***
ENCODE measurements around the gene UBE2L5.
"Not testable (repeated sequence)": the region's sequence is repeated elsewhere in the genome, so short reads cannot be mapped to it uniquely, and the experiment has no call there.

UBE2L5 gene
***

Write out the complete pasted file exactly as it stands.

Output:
ENCODE measurements around the gene UBE2L5.
"Not testable (repeated sequence)": the region's sequence is repeated elsewhere in the genome, so short reads cannot be mapped to it uniquely, and the experiment has no call there.

UBE2L5 gene